Joanna Kavenna is a prize-winning British novelist and travel writer.
Kavenna spent her childhood in Suffolk and the Midlands as well as various other parts of Britain. She has also lived in the United States, France, Germany, Scandinavia and the Baltic States.
These travels led to her first book, The Ice Museum, which was published in 2005. It was nominated for the Guardian First Book Award in that year, and the Ondaatje Prize, and the Dolman Best Travel Book Award in 2006. Described by the The New York Review of Books as "illuminating and consequential," it combines history, travel, literary criticism and first-person narrative, as the author journeys through Scotland, Norway, Iceland, the Baltic and Greenland. Along the way, Kavenna investigates various myths and travellers' yarns about the northerly regions, focusing particularly on the ancient Greek story of Thule, the last land in the North. Before The Ice Museum she had written several novels that remain unpublished.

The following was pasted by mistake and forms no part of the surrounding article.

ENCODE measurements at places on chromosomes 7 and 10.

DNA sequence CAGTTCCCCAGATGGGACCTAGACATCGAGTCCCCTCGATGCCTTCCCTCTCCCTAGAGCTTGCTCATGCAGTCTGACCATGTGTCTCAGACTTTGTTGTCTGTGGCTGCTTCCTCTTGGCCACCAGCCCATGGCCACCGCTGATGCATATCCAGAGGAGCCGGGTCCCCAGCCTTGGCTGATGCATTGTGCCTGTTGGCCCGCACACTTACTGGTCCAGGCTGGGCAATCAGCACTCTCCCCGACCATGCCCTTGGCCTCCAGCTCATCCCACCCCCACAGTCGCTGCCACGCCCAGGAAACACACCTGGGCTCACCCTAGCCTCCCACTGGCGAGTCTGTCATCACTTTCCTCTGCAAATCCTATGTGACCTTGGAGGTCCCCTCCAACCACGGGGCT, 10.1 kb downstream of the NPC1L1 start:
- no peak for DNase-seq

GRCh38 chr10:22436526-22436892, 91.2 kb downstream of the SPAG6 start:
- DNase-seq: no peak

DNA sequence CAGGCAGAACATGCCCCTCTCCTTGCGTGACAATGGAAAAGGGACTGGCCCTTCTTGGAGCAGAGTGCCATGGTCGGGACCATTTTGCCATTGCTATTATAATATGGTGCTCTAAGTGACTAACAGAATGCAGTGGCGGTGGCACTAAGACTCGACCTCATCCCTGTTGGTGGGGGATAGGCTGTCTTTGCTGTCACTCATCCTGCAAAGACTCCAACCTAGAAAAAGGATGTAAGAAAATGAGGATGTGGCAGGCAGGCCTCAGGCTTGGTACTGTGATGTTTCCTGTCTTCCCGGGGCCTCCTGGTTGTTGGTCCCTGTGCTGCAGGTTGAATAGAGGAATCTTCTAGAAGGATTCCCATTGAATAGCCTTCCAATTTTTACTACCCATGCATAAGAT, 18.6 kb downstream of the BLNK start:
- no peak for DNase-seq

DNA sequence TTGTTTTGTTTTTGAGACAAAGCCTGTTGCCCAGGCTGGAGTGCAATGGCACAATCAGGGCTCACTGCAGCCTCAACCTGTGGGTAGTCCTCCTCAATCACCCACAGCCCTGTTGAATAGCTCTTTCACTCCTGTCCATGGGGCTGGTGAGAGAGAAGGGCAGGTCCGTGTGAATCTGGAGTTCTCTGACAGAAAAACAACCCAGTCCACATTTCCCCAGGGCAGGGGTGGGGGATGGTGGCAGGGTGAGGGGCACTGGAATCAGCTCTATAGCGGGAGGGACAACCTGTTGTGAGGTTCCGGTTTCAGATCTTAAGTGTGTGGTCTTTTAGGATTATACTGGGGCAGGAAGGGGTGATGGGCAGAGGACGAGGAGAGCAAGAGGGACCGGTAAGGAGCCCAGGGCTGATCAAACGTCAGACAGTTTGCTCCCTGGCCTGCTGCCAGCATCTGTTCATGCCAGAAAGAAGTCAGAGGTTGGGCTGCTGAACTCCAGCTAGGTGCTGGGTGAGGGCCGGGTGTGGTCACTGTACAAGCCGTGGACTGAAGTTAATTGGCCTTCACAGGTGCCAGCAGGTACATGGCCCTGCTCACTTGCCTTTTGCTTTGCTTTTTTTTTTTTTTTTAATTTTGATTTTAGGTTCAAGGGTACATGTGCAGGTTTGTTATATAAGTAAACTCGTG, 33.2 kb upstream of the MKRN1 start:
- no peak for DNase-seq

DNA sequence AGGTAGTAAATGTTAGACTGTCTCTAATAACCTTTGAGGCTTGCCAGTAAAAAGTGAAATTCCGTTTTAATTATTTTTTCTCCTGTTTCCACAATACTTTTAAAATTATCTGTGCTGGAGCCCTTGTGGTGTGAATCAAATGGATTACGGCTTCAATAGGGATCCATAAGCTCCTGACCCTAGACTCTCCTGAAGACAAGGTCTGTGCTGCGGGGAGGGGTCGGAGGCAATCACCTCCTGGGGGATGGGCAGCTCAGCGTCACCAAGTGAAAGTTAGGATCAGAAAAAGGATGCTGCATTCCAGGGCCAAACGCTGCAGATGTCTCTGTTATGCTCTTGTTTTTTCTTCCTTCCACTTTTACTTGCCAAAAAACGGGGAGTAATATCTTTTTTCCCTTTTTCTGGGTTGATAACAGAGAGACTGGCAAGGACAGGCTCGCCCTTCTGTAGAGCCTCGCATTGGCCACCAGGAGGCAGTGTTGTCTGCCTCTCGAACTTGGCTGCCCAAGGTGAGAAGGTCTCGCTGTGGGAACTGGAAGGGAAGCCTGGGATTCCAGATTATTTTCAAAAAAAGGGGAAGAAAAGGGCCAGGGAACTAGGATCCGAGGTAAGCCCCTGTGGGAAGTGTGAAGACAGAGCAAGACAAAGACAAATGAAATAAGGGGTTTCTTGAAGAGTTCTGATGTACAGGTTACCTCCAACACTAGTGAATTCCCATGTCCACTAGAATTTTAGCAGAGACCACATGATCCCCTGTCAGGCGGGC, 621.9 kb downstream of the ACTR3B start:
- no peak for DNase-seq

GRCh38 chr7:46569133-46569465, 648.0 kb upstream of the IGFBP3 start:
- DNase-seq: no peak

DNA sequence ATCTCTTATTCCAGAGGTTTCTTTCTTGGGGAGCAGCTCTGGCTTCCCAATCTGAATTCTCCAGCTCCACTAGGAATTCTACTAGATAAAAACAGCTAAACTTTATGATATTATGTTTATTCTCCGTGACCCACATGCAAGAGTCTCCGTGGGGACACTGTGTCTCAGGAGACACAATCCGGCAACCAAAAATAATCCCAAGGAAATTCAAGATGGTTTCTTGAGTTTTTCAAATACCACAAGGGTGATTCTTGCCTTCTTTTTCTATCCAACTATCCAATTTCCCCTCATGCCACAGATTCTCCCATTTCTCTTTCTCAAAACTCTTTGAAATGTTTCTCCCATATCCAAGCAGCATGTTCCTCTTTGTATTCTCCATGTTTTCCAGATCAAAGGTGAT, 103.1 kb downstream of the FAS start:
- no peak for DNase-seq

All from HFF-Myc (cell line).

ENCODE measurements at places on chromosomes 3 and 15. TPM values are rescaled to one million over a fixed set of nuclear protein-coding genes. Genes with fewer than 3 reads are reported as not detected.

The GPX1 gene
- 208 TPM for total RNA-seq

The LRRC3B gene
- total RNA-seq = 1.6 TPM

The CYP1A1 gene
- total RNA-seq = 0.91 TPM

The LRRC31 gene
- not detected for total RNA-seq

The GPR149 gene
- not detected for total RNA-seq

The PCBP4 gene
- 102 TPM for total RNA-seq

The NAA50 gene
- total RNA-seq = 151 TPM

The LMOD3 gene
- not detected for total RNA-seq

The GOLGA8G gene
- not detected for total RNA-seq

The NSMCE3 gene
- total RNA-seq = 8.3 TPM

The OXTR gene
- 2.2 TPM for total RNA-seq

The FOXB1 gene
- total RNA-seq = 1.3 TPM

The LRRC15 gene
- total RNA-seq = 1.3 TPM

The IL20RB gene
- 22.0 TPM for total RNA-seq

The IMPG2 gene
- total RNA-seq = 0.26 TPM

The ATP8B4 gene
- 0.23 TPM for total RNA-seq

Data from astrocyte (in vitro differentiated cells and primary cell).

Kavenna has held writing fellowships at St Antony's College, Oxford and St John's College, Cambridge. She is currently the writer-in-residence at St Peter's College, Oxford. Themes of the country versus the city, the relationship between self and place, and the plight of the individual in hyper-capitalist society recur through Kavenna's novels and in some of her journalism.
She has written for The New Yorker, The Huffington Post, The London Review of Books, The Guardian, The Observer, The International Herald Tribune and The New York Times, among other publications.
Kavenna is now based in the Duddon Valley, Cumbria and has a partner and two young children.